Pushing Power Costs Down

Fort Wayne adopts multiple approaches, from combined heat and power, to process upgrades, to renewables in a long-term quest for net-zero energy.

Pushing Power Costs Down

Fort Wayne captures biogas from six 1.7-million-gallon digesters at its wastewater treatment plant.

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With five years of experience operating a combined heat and power system fueled with biogas, Fort Wayne City Utilities is ready to make more progress toward net-zero energy by 2030.

That was the goal set in 2017, and the success of the CHP system has given the wastewater treatment plant staff confidence that they can reach the goal.

“The CHP has worked remarkably well, better than expected,” says Doug Fasick, engineering manager for energy for the Indiana utility. “The plant staff has championed this. They’ve taken ownership of it and they make sure that it is maintained properly to keep it up and running. Now we’re looking at enhancing our biogas production by taking in additional organic waste.”

The first source of outside organic material was a Nestle processing plant in nearby Anderson that makes CoffeeMate creamer. Since 2018 the wastewater plant has received up to four 6,000-gallon truckloads of food waste every day from that facility.

“It’s basically fats, oil and grease (FOG), and we feed it to the bugs in our digesters,” Fasick says. “We’re a 100 mgd plant (peak), so 24,000 gallons is a very small percentage. We have significant capacity to do more.” In 2020, the utility acquired more digester feed by signing a contract with quasar, an organic waste broker.

Organizing a co-op

The COVID-19 pandemic, which has crippled the restaurant business, has slowed some of the utility’s other plans to put more organic material in the six anaerobic digesters. An example is a co-op program designed to boost the supply FOG.

“Right now, it is the responsibility of the restaurant owners to dispose of their FOG,” Fasick says. “The co-op is a voluntary program that gives them another way to manage their FOG. They pay us a membership fee; we hire a third party to clean out their grease interceptor on a scheduled basis. It helps the waste haulers because they get what we would call a milk run.” 

Septic haulers that handle grease have other options for handling FOG, but Fasick hopes that by making grease management easier for both the restaurants and the haulers, the co-op will make the treatment plant more competitive in the market.

“There are other facilities that can handle FOG; waste haulers do have a choice,” Fasick says. “We’re hoping to get 100 restaurants signed up as part of the pilot program, and then we’ll be able to offer reduced prices. We want all that waste to come to us.”

Feeding the bugs

Fort Wayne is also looking to get more solid food waste from restaurants and grocery stores, which would then be macerated to feed the digesters. It’s lower in energy than FOG, but the microbes in the digesters need variety in their diet.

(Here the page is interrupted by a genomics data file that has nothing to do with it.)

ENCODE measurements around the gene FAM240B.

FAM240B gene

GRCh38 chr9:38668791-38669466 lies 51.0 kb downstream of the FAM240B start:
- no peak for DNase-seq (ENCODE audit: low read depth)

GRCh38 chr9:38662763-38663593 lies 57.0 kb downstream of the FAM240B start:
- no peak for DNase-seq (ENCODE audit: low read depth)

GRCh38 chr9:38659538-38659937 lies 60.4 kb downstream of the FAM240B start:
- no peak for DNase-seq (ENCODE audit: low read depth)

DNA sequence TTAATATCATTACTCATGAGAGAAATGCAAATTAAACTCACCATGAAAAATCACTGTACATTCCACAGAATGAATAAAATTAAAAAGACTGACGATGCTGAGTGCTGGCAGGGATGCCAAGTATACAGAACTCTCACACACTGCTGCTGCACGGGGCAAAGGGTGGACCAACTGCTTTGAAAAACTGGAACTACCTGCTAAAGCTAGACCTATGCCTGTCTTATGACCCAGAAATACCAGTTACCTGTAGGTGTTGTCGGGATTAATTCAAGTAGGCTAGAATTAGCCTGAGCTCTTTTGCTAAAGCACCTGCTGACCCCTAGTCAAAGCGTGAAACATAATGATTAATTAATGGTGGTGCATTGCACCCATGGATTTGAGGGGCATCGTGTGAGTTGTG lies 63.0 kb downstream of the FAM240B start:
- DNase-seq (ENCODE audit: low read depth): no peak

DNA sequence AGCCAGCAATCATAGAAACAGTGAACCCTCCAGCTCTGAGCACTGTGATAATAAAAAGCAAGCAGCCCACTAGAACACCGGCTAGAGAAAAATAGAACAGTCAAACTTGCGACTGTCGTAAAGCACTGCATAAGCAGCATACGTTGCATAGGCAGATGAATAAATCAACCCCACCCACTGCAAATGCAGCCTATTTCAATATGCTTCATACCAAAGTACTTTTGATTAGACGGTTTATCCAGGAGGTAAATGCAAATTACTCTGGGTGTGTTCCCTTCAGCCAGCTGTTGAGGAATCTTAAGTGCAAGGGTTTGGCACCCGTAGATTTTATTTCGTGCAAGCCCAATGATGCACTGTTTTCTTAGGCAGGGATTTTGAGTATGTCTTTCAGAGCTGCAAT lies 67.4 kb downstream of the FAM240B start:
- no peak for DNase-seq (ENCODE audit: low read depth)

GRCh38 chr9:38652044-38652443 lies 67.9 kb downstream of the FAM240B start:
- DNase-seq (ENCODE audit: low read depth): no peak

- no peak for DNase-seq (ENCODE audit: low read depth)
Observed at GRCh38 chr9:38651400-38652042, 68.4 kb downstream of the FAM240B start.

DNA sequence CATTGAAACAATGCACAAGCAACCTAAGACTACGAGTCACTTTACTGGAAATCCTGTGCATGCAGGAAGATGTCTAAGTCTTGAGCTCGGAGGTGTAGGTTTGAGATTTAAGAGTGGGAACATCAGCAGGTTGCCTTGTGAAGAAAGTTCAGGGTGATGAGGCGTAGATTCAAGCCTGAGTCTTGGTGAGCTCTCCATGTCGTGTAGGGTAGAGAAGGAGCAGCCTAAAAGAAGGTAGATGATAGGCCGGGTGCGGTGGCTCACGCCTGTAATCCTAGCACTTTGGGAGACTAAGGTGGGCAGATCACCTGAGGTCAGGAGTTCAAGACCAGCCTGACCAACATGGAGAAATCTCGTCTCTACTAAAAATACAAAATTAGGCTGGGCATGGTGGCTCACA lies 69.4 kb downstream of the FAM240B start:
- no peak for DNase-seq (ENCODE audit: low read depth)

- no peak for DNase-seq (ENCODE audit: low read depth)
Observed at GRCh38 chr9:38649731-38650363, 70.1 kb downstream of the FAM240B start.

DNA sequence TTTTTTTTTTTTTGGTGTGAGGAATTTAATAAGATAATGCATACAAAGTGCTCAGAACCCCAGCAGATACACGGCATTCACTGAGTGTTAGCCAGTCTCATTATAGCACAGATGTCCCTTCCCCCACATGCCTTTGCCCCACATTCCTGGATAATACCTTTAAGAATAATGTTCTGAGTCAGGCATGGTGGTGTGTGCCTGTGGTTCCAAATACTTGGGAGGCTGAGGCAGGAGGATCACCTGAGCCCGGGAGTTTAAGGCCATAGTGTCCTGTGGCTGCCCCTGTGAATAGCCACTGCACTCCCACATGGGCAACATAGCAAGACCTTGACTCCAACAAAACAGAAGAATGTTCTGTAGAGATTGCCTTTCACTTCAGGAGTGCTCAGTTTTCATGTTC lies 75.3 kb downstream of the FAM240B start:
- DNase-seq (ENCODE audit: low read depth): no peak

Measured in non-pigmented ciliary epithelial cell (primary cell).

“You have to take into account the bugs,” Fasick says. “You don’t want to feed them the same thing all the time. You want to give them variety. It’s like giving a kid candy. If that’s all you give them, that’s all they’ll eat. You’ve got to balance it to maintain good health. And it fills a need for the community. We’re diverting the organic waste from a landfill.”

The methane production at the wastewater treatment plant was one factor in Fort Wayne winning a 2019 Sustainable Water Utility Management Award from the Association of Municipal Water Agencies. But the wastewater plant has potential for many other energy projects. 

“We’re looking at our property for opportunities to install solar components to help us generate energy,” Fasick says. “There’s going to be a request for proposals for energy companies to help us determine what makes the most economic sense from biogas, from solar, and from wind possibly. We’re also looking to optimize our operations in the plant, so we’re using our assets the best we can, always with the premise that we’re trying to keep our rates low and making sure we’re competitive for economic development.”

Long history, ambitious goal

Fort Wayne would probably get high marks for sustainable operations on any scale. Since 2001, the wastewater plant has been producing Class A biosolids that get mixed with composted leaves collected by the city. The soil supplement is given away to residents and sold to landscapers and farmers.

Dewatered lime from the water plant is also sold to farmers. Since 2017 the plant has reduced its electricity usage by about 5% by replacing low-efficiency motors and lightbulbs, adding variable-frequency drives to motors, and upgrading some processes. The energy produced by the CHP system has replaced about 30% of the plant’s consumption.

Still, the staff is in a constant battle with energy costs. “Since 1992, the utility has seen electricity costs go up almost 100%,” Fasick says. “At one point several years ago, it was just the nature of doing business. You couldn’t control it; you just had to cost it into your rate base.

“That’s no longer the case. There are opportunities from a renewable standpoint and looking at operations. We started putting some of these things in little by little, learning from them, and seeing the benefits they bring.” In five years the team has reduced utility energy consumption by $2.2 million and has produced more than 32 million kWh of electricity.

Fasick believes the goal of becoming a net-zero utility by 2030 is achievable: “It’s an ambitious goal, but so far we’ve been fairly successful.”   


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